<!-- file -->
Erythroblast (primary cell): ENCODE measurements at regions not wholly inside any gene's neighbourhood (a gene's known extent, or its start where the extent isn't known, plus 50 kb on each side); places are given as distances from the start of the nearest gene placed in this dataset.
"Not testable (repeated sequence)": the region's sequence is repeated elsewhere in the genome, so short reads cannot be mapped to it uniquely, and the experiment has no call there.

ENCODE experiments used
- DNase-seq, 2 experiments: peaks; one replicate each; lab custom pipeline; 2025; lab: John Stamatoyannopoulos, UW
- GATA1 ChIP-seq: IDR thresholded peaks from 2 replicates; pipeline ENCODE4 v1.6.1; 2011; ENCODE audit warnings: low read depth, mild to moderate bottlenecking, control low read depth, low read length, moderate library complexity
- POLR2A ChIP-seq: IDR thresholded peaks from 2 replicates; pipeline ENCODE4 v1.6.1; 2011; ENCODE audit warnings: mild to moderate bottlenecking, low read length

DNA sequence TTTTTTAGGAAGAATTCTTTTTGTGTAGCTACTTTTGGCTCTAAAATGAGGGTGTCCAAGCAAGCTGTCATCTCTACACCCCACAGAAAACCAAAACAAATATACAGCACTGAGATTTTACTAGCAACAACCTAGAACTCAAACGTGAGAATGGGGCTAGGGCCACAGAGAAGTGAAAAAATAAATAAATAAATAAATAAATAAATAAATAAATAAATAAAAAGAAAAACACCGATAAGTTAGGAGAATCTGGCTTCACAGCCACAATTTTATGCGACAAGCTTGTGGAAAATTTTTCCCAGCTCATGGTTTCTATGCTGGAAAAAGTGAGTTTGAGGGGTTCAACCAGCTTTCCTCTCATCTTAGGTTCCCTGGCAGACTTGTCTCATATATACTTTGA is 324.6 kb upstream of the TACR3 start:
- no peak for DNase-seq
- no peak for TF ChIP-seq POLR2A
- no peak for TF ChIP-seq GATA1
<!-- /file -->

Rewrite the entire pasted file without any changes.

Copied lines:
Erythroblast (primary cell): ENCODE measurements at regions not wholly inside any gene's neighbourhood (a gene's known extent, or its start where the extent isn't known, plus 50 kb on each side); places are given as distances from the start of the nearest gene placed in this dataset.
"Not testable (repeated sequence)": the region's sequence is repeated elsewhere in the genome, so short reads cannot be mapped to it uniquely, and the experiment has no call there.

ENCODE experiments used
- DNase-seq, 2 experiments: peaks; one replicate each; lab custom pipeline; 2025; lab: John Stamatoyannopoulos, UW
- GATA1 ChIP-seq: IDR thresholded peaks from 2 replicates; pipeline ENCODE4 v1.6.1; 2011; ENCODE audit warnings: low read depth, mild to moderate bottlenecking, control low read depth, low read length, moderate library complexity
- POLR2A ChIP-seq: IDR thresholded peaks from 2 replicates; pipeline ENCODE4 v1.6.1; 2011; ENCODE audit warnings: mild to moderate bottlenecking, low read length

DNA sequence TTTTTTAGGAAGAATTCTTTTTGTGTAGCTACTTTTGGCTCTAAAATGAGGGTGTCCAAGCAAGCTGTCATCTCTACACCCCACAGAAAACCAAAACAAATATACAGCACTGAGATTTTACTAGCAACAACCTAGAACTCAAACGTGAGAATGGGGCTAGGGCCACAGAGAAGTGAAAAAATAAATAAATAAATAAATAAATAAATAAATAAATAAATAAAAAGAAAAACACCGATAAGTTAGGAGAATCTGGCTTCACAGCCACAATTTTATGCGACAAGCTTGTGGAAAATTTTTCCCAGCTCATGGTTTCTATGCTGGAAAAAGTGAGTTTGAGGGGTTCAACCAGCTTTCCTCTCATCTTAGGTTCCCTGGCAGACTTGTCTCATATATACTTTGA is 324.6 kb upstream of the TACR3 start:
- no peak for DNase-seq
- no peak for TF ChIP-seq POLR2A
- no peak for TF ChIP-seq GATA1